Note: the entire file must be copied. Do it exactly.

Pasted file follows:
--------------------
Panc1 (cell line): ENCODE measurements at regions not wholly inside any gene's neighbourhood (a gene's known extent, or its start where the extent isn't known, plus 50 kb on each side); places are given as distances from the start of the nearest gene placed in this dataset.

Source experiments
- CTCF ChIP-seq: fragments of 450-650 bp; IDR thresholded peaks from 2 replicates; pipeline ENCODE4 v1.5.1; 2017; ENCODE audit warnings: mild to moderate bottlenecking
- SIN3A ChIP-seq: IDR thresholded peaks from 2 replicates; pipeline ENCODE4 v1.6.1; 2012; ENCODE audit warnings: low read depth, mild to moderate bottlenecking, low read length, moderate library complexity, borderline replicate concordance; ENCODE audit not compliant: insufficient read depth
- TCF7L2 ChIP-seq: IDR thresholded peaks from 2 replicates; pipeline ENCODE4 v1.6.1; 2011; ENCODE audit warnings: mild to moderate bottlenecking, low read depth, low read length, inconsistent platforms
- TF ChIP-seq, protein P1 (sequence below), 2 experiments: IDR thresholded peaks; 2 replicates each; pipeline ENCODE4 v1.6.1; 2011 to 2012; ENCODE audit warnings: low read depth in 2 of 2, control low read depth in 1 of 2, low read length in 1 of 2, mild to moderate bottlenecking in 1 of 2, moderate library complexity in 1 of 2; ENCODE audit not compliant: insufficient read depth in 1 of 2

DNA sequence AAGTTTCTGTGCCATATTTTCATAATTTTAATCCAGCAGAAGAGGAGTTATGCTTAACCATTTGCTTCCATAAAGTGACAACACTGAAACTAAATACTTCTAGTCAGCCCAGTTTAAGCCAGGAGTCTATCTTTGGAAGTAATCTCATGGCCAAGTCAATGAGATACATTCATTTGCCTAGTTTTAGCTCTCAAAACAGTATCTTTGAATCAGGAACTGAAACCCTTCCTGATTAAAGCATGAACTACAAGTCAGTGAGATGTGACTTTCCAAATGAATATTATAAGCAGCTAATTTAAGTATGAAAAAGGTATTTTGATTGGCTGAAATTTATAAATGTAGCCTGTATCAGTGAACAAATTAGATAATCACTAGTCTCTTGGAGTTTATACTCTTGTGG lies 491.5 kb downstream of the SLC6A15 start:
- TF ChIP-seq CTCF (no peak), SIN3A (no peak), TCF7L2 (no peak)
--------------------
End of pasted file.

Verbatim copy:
Panc1 (cell line): ENCODE measurements at regions not wholly inside any gene's neighbourhood (a gene's known extent, or its start where the extent isn't known, plus 50 kb on each side); places are given as distances from the start of the nearest gene placed in this dataset.

Source experiments
- CTCF ChIP-seq: fragments of 450-650 bp; IDR thresholded peaks from 2 replicates; pipeline ENCODE4 v1.5.1; 2017; ENCODE audit warnings: mild to moderate bottlenecking
- SIN3A ChIP-seq: IDR thresholded peaks from 2 replicates; pipeline ENCODE4 v1.6.1; 2012; ENCODE audit warnings: low read depth, mild to moderate bottlenecking, low read length, moderate library complexity, borderline replicate concordance; ENCODE audit not compliant: insufficient read depth
- TCF7L2 ChIP-seq: IDR thresholded peaks from 2 replicates; pipeline ENCODE4 v1.6.1; 2011; ENCODE audit warnings: mild to moderate bottlenecking, low read depth, low read length, inconsistent platforms
- TF ChIP-seq, protein P1 (sequence below), 2 experiments: IDR thresholded peaks; 2 replicates each; pipeline ENCODE4 v1.6.1; 2011 to 2012; ENCODE audit warnings: low read depth in 2 of 2, control low read depth in 1 of 2, low read length in 1 of 2, mild to moderate bottlenecking in 1 of 2, moderate library complexity in 1 of 2; ENCODE audit not compliant: insufficient read depth in 1 of 2

DNA sequence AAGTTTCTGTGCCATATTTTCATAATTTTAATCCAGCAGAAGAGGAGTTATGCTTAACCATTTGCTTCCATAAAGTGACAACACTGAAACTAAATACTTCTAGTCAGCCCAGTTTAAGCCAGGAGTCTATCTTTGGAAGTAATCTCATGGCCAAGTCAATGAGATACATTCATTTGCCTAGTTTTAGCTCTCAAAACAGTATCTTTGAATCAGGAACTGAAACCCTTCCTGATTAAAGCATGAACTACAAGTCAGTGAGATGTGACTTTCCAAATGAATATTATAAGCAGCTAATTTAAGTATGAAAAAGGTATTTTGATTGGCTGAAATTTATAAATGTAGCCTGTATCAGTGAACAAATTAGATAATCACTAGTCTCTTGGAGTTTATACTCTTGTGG lies 491.5 kb downstream of the SLC6A15 start:
- TF ChIP-seq CTCF (no peak), SIN3A (no peak), TCF7L2 (no peak)